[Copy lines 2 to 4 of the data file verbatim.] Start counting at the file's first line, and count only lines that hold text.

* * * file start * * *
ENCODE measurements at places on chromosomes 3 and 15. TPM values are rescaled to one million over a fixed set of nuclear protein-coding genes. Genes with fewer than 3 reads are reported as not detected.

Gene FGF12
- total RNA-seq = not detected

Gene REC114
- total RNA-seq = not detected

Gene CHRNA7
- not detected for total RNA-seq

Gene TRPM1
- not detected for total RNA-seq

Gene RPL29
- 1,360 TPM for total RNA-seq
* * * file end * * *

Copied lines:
Gene FGF12
- total RNA-seq = not detected

Gene REC114